Why Human Biology, Health and Society?

Many health problems are complex in origin. For this reason, promoting health and reducing the risk of disease requires practitioners, researchers and policymakers who can consider the biological and physical aspects of health and illness,as well as their social, psychological, economic, cultural and political dimensions.

The Human Biology, Health and Society undergraduate program, offered only through the College of Human Ecology in the Division of Nutritional Sciences, helps students view human health issues from this broad and multidisciplinary perspective. 

You will be required to develop a strong background in human biology so that you can understand the physiological and biochemical aspects of health issues. The program also will require you to use perspectives from the social sciences. 

With these skills, and with access to a wide array of courses related to human health and well-being, you will be prepared to explore a range of health issues through a variety of career paths. You also will have many opportunities to enhance your classroom learning by participating in special opportunities for experiential learning, including the Practicing Medicine program and study abroad, undergraduate research and field experience, or by joining the Health and Nutrition Society.

Issues to Explore

The undergraduate program in Human Biology, Health and Society will prepare you to explore and understand a range of human health and well-beingissues. Following are a few examples:

  • What physiological and biochemical processes affect health and are necessary for resistance to disease?
  • What biological, social, cultural and environmental factors promote the normal growth of children?
  • How do biological processes explain normal and abnormal behavior?
  • How do diet and other lifestyle factors influence the risk of chronic disease?
  • What social, political, economic and cultural factors explain differences in access to health care in the United States? How can access to quality health care be improved?
  • How can communities, organizations and practitioners promote health in the U.S.and other countries?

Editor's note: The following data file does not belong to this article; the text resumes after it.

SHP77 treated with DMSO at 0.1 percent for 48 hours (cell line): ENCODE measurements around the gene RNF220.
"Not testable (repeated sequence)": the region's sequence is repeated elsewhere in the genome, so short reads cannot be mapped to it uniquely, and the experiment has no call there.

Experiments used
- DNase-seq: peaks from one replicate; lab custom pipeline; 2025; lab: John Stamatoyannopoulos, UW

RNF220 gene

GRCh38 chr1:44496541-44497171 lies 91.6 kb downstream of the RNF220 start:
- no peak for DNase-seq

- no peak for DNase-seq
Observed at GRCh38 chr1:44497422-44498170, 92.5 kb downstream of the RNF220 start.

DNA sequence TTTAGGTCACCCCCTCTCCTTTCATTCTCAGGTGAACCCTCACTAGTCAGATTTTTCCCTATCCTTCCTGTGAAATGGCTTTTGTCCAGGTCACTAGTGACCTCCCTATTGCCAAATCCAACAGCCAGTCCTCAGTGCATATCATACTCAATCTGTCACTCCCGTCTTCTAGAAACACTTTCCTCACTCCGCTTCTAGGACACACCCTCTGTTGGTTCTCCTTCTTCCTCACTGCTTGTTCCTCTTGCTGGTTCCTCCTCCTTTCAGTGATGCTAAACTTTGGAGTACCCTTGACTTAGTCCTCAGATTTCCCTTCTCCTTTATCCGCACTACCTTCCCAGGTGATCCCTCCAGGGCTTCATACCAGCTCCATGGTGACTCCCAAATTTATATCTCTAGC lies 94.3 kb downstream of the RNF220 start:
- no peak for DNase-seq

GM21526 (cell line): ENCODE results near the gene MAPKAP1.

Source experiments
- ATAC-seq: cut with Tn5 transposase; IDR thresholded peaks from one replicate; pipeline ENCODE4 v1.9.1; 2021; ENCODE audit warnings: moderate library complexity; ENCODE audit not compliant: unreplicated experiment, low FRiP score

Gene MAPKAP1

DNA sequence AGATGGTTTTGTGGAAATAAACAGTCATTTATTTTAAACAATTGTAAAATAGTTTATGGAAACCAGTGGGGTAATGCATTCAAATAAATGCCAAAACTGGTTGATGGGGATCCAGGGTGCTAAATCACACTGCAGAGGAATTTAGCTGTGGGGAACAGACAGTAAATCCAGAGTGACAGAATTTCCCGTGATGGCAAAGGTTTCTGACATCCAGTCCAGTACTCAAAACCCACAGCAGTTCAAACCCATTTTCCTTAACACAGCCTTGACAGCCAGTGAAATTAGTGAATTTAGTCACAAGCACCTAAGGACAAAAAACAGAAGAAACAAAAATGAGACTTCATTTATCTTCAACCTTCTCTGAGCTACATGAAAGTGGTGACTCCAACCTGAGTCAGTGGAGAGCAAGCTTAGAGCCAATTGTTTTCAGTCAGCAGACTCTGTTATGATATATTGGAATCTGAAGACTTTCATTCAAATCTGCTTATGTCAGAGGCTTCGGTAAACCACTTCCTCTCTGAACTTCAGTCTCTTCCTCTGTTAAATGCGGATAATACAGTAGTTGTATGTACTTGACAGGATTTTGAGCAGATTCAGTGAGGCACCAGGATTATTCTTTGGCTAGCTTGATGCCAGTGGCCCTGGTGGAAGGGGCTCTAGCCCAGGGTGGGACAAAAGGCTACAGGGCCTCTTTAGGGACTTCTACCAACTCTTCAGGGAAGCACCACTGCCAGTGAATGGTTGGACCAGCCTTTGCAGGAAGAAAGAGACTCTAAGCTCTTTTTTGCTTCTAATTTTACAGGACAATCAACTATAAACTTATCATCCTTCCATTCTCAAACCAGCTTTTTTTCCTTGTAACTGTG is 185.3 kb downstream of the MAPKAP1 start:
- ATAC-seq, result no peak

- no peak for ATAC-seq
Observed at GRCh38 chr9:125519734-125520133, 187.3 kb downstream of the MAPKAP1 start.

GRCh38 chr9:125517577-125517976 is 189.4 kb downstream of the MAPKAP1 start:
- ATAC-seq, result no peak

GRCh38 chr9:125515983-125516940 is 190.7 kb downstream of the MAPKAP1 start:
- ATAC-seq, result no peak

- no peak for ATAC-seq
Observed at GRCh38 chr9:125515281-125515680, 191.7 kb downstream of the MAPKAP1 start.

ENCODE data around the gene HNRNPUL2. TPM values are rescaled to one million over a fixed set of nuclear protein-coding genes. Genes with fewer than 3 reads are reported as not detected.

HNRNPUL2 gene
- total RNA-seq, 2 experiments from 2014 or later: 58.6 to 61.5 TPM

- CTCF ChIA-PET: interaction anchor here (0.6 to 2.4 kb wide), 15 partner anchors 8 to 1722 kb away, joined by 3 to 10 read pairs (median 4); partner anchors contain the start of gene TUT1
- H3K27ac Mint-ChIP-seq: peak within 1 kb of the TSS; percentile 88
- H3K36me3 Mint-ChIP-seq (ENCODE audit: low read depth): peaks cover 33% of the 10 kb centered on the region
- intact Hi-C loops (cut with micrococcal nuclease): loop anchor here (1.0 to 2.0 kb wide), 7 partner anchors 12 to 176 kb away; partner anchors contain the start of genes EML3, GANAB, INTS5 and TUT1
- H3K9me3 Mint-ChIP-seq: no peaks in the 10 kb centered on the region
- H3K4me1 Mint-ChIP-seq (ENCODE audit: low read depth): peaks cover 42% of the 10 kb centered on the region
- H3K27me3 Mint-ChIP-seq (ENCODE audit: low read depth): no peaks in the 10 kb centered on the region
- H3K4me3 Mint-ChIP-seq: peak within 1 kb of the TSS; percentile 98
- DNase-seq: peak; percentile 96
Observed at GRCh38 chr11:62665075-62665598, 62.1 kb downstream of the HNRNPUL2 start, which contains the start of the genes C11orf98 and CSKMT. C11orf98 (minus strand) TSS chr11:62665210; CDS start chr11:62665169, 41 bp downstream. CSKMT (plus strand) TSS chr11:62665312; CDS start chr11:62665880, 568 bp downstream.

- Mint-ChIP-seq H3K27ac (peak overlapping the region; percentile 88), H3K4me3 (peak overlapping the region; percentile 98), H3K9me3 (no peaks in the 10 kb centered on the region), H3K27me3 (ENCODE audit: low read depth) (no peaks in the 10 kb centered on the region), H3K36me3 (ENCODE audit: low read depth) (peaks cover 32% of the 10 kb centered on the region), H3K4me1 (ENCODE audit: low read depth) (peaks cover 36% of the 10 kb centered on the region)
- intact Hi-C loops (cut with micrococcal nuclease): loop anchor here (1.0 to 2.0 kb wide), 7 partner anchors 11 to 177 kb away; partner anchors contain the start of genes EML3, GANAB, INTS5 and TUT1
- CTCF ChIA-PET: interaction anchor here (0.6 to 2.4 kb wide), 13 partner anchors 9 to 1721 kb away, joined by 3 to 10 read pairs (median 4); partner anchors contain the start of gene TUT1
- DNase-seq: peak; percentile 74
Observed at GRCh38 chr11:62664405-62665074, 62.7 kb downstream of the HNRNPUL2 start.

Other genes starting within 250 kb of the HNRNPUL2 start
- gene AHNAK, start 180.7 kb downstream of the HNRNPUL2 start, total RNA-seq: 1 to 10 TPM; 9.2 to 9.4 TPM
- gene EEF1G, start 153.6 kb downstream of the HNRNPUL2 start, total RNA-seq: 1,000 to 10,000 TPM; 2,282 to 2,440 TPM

• What can be done to reduce disease and promote quality of life for older Americans?

Preparing for a Variety of Career Paths

The Human Biology, Health and Society major will open a world of possibilities when it’s time for you to pursue a career path. You probably will need to pursue advanced study to attain the experience and academic credentials to work in your chosen profession, but the HBHS major will put you on the right heading if you plan ahead. Following are some examples:

  • Medicine and dentistry: Resources at Cornell for those wishing to pursue admission to medical school or dental school are extensive. You will want to complete the pre-med requirements, which include the eight-credit organic chemistry sequence, two terms of physics and a year of college mathematics. For further information about course requirements and application processes, consult the college's pre-med advisers and the resources of the university's Health Careers Program office.
  • Exercise science and physical therapy: You should complete Human Anatomy and Physiology of both lecture (NS 3410) and lab (NS 3420) before taking any course at Ithaca College. Then you can complete the Applied Exercise Science Concentration at Ithaca College, which includes courses in exercise physiology, kinesiology, and biomechanics of human movement. Preparation for graduate school in physical therapy requires courses in physics, psychology and ethics.
  • Biomedical research, genomics and toxicology: Recommended courses include calculus, two terms of physics, and genetics. Other courses in advanced biology and chemistry should be selected based on your interest.
  • Policy and administration: It is recommended that you complete introductory courses in economics, government, sociology and management,as well as courses offered in the college's department of Policy Analysis and Management.
  • Community health: Recommended courses include introductory and advanced courses in human development, psychology, sociology, economics, anthropology, communications and health policy.
  • Dietetics, nutrition counseling, clinical nutrition, community nutrition, and management: If you wish to pursue a career in managing food and nutrition services,or in providing nutrition advice to promote health and/or manage disease states,you should complete the academic requirements for The Academy of Nutrition and Dietetics.Faculty members in the Division of Nutrition's dietetics program can provide career advice and help you compile your applications to the post-baccalaureate supervised practice component (dietetic internship), which is the next step in pursuing a career as a registered dietitian (R.D.).
  • Global health: You can complete the Global Health Minor program by completing their requirements. Requirements include two core courses and three elective courses for a total of 15 credits. Additionally, you will be required to complete an eight-week international Experiential Learning Opportunity in a resource limited environment.